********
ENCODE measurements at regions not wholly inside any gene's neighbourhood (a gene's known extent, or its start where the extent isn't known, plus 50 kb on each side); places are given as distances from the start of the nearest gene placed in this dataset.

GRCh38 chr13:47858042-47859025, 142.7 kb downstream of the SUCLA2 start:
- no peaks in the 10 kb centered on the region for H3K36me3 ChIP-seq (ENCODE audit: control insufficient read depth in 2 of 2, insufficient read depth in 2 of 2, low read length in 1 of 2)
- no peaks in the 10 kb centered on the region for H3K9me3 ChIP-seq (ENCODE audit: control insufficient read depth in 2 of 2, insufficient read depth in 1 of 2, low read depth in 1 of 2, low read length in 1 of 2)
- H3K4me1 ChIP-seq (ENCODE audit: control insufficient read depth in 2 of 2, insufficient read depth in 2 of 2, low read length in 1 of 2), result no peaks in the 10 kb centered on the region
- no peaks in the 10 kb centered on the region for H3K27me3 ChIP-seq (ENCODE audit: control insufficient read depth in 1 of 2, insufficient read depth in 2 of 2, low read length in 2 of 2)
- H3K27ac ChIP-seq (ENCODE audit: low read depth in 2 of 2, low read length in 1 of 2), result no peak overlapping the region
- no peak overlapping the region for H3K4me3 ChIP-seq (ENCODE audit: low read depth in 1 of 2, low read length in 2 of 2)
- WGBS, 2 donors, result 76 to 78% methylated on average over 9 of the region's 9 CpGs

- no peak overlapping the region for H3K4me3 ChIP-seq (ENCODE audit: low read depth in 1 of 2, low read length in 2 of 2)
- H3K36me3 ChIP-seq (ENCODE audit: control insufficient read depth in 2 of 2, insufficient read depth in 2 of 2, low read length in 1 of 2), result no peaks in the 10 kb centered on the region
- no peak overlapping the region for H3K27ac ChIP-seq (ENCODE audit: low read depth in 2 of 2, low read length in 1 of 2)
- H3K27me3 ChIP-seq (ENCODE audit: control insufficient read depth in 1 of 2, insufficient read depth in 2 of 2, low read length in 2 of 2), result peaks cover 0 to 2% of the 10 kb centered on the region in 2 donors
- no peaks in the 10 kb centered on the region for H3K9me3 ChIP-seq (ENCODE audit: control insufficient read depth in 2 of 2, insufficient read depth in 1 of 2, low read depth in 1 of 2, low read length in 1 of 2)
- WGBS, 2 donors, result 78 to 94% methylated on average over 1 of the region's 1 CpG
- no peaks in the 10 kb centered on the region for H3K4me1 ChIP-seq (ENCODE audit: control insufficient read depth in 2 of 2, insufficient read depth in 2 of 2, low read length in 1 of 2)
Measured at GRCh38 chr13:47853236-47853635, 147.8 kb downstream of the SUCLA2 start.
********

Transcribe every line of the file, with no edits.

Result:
ENCODE measurements at regions not wholly inside any gene's neighbourhood (a gene's known extent, or its start where the extent isn't known, plus 50 kb on each side); places are given as distances from the start of the nearest gene placed in this dataset.

GRCh38 chr13:47858042-47859025, 142.7 kb downstream of the SUCLA2 start:
- no peaks in the 10 kb centered on the region for H3K36me3 ChIP-seq (ENCODE audit: control insufficient read depth in 2 of 2, insufficient read depth in 2 of 2, low read length in 1 of 2)
- no peaks in the 10 kb centered on the region for H3K9me3 ChIP-seq (ENCODE audit: control insufficient read depth in 2 of 2, insufficient read depth in 1 of 2, low read depth in 1 of 2, low read length in 1 of 2)
- H3K4me1 ChIP-seq (ENCODE audit: control insufficient read depth in 2 of 2, insufficient read depth in 2 of 2, low read length in 1 of 2), result no peaks in the 10 kb centered on the region
- no peaks in the 10 kb centered on the region for H3K27me3 ChIP-seq (ENCODE audit: control insufficient read depth in 1 of 2, insufficient read depth in 2 of 2, low read length in 2 of 2)
- H3K27ac ChIP-seq (ENCODE audit: low read depth in 2 of 2, low read length in 1 of 2), result no peak overlapping the region
- no peak overlapping the region for H3K4me3 ChIP-seq (ENCODE audit: low read depth in 1 of 2, low read length in 2 of 2)
- WGBS, 2 donors, result 76 to 78% methylated on average over 9 of the region's 9 CpGs

- no peak overlapping the region for H3K4me3 ChIP-seq (ENCODE audit: low read depth in 1 of 2, low read length in 2 of 2)
- H3K36me3 ChIP-seq (ENCODE audit: control insufficient read depth in 2 of 2, insufficient read depth in 2 of 2, low read length in 1 of 2), result no peaks in the 10 kb centered on the region
- no peak overlapping the region for H3K27ac ChIP-seq (ENCODE audit: low read depth in 2 of 2, low read length in 1 of 2)
- H3K27me3 ChIP-seq (ENCODE audit: control insufficient read depth in 1 of 2, insufficient read depth in 2 of 2, low read length in 2 of 2), result peaks cover 0 to 2% of the 10 kb centered on the region in 2 donors
- no peaks in the 10 kb centered on the region for H3K9me3 ChIP-seq (ENCODE audit: control insufficient read depth in 2 of 2, insufficient read depth in 1 of 2, low read depth in 1 of 2, low read length in 1 of 2)
- WGBS, 2 donors, result 78 to 94% methylated on average over 1 of the region's 1 CpG
- no peaks in the 10 kb centered on the region for H3K4me1 ChIP-seq (ENCODE audit: control insufficient read depth in 2 of 2, insufficient read depth in 2 of 2, low read length in 1 of 2)
Measured at GRCh38 chr13:47853236-47853635, 147.8 kb downstream of the SUCLA2 start.